GRANT: There is such a thing as a money supply, but it is quicksilver. Just when you think you've captured it, you haven't. There are all manner of ways for money not to be counted. However good the Fed has become at counting money, the private market has been that much better at reinventing it. The proof of the lack of utility of monetary aggregates is that people don't pay much attention to them.
AEN: That goes for the Fed too?
GRANT: Right. The Fed will give a growth target for M2 and M3 (they've stopped trying to target M1). But these don't mean much. Austrians are dead set against counting things you can't count. Increasingly money seems to be one of those things. But that shores up the Austrian end of the debate, and poses terrible problems for those who believe in monetary central planning.
AEN: Are there any other techniques beside watching the yield curve to determine what the Fed is up to?
GRANT: The dollar exchange rate is worth watching. If there are too many dollars in the world, other things being the same, the dollar will tend to weaken. The trouble comes with the reserve currency fandango: foreign central banks are hoarding dollars. They buy dollars and then obligingly invest them in the securities issued by the very government that is helping to perpetuate the payments deficit. Once you get over that hump, you have to ask: what does this array of exchange rates and yield curves tell you about Fed actions?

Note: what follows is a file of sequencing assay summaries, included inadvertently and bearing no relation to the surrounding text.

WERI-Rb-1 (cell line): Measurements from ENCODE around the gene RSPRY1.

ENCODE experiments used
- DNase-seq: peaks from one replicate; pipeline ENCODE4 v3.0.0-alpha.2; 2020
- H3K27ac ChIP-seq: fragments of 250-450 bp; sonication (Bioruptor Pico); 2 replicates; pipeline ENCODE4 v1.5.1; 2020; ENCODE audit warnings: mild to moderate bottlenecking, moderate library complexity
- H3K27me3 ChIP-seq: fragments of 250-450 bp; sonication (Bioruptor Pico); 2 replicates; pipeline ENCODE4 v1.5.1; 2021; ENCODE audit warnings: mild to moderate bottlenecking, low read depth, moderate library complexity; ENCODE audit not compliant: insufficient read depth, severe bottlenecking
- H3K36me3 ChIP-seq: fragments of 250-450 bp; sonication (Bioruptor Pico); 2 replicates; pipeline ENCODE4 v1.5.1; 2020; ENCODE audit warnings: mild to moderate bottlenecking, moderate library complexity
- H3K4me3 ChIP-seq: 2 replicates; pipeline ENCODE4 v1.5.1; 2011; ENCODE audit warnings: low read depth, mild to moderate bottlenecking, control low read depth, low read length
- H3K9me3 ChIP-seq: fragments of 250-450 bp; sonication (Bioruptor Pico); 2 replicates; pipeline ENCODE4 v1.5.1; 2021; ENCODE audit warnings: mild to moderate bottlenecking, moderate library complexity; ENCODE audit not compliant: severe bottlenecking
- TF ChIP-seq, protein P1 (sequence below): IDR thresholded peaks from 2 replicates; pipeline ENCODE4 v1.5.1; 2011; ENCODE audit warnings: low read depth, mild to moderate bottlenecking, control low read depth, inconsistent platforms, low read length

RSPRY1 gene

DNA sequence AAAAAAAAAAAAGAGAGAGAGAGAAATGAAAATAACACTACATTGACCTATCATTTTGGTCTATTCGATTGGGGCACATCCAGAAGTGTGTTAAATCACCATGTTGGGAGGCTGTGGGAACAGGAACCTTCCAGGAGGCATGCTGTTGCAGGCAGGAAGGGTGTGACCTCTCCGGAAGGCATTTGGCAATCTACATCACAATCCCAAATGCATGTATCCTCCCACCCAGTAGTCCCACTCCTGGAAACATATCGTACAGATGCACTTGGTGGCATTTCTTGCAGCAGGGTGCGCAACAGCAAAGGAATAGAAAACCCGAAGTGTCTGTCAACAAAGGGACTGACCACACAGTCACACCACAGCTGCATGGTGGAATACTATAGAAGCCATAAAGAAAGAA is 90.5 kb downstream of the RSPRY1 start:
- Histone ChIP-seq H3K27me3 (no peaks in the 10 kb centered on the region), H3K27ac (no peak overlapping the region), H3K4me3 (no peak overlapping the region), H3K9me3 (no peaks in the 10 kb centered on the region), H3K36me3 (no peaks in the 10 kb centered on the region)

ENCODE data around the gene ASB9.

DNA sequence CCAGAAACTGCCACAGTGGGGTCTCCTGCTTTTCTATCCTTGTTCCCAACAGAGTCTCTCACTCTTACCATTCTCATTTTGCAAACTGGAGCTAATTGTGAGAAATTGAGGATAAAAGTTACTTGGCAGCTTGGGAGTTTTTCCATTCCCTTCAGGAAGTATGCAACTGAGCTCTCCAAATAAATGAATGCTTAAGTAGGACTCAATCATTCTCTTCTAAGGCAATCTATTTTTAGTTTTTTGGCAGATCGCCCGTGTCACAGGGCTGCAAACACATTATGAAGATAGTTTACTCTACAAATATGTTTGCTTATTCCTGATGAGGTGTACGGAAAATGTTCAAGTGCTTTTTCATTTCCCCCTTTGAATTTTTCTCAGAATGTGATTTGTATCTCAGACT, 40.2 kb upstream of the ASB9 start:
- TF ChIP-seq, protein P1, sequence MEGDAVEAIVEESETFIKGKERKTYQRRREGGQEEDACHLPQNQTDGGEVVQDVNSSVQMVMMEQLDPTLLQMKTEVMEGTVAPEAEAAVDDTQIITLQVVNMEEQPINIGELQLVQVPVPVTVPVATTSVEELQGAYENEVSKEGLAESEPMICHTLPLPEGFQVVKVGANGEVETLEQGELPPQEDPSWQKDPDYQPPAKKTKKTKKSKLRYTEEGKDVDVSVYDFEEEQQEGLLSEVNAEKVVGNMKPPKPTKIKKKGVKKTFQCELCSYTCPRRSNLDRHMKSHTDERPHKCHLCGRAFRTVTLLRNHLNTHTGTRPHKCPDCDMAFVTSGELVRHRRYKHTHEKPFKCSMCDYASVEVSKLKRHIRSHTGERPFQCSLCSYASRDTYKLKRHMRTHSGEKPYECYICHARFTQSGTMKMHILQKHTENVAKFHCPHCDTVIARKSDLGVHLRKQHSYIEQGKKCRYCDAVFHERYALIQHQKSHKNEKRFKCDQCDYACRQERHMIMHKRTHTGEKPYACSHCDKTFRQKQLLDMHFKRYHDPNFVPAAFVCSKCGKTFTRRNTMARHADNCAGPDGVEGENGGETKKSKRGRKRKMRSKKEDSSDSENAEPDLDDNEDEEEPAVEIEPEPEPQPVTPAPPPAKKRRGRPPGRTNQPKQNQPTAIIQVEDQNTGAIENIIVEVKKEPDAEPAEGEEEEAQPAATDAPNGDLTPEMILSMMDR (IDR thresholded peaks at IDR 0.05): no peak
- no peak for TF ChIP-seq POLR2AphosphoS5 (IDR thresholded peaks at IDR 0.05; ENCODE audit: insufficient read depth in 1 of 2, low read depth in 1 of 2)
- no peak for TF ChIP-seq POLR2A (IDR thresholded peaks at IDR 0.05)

Then there is the statistical way of looking at the Feds actions itself. The Fed is a bank, at least in form and structure, and it publishes a balance sheet. We track this and study the rate of its growth. We look at the rate of turnover in deposits. We look at the level of borrowing to finance speculative holdings and dealer holdings of Treasuries. We look at mutual fund flows and central bank purchases of dollars and the like.